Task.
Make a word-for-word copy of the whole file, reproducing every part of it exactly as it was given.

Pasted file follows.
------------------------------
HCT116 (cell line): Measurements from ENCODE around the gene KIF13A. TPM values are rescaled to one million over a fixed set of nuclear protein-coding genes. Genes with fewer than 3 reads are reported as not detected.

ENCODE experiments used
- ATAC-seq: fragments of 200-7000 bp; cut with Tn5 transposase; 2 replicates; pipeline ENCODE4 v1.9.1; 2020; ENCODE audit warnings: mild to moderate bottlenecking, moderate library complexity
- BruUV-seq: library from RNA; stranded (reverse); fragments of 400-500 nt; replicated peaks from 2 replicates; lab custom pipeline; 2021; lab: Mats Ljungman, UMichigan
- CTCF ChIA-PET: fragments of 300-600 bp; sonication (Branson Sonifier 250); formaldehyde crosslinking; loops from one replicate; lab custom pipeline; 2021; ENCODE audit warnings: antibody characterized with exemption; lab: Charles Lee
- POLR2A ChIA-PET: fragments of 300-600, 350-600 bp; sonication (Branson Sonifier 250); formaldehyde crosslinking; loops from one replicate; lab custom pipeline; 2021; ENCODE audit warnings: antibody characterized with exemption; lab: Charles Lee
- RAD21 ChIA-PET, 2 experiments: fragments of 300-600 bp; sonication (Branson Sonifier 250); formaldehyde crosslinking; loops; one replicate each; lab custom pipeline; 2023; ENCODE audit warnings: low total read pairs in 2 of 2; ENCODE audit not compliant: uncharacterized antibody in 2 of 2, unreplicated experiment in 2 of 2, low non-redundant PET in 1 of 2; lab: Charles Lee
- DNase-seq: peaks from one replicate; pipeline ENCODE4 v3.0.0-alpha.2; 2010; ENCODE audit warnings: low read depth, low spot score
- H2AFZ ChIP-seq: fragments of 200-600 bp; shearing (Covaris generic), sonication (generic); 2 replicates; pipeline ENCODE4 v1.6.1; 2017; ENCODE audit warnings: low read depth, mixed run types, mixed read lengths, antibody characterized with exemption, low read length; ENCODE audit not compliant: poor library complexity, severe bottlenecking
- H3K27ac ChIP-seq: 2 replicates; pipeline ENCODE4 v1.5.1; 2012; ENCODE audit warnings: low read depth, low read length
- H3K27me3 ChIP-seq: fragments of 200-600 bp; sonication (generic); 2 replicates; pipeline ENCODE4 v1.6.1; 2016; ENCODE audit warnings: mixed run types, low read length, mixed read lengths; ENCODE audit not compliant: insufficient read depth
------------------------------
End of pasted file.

HCT116 (cell line): Measurements from ENCODE around the gene KIF13A. TPM values are rescaled to one million over a fixed set of nuclear protein-coding genes. Genes with fewer than 3 reads are reported as not detected.

ENCODE experiments used
- ATAC-seq: fragments of 200-7000 bp; cut with Tn5 transposase; 2 replicates; pipeline ENCODE4 v1.9.1; 2020; ENCODE audit warnings: mild to moderate bottlenecking, moderate library complexity
- BruUV-seq: library from RNA; stranded (reverse); fragments of 400-500 nt; replicated peaks from 2 replicates; lab custom pipeline; 2021; lab: Mats Ljungman, UMichigan
- CTCF ChIA-PET: fragments of 300-600 bp; sonication (Branson Sonifier 250); formaldehyde crosslinking; loops from one replicate; lab custom pipeline; 2021; ENCODE audit warnings: antibody characterized with exemption; lab: Charles Lee
- POLR2A ChIA-PET: fragments of 300-600, 350-600 bp; sonication (Branson Sonifier 250); formaldehyde crosslinking; loops from one replicate; lab custom pipeline; 2021; ENCODE audit warnings: antibody characterized with exemption; lab: Charles Lee
- RAD21 ChIA-PET, 2 experiments: fragments of 300-600 bp; sonication (Branson Sonifier 250); formaldehyde crosslinking; loops; one replicate each; lab custom pipeline; 2023; ENCODE audit warnings: low total read pairs in 2 of 2; ENCODE audit not compliant: uncharacterized antibody in 2 of 2, unreplicated experiment in 2 of 2, low non-redundant PET in 1 of 2; lab: Charles Lee
- DNase-seq: peaks from one replicate; pipeline ENCODE4 v3.0.0-alpha.2; 2010; ENCODE audit warnings: low read depth, low spot score
- H2AFZ ChIP-seq: fragments of 200-600 bp; shearing (Covaris generic), sonication (generic); 2 replicates; pipeline ENCODE4 v1.6.1; 2017; ENCODE audit warnings: low read depth, mixed run types, mixed read lengths, antibody characterized with exemption, low read length; ENCODE audit not compliant: poor library complexity, severe bottlenecking
- H3K27ac ChIP-seq: 2 replicates; pipeline ENCODE4 v1.5.1; 2012; ENCODE audit warnings: low read depth, low read length
- H3K27me3 ChIP-seq: fragments of 200-600 bp; sonication (generic); 2 replicates; pipeline ENCODE4 v1.6.1; 2016; ENCODE audit warnings: mixed run types, low read length, mixed read lengths; ENCODE audit not compliant: insufficient read depth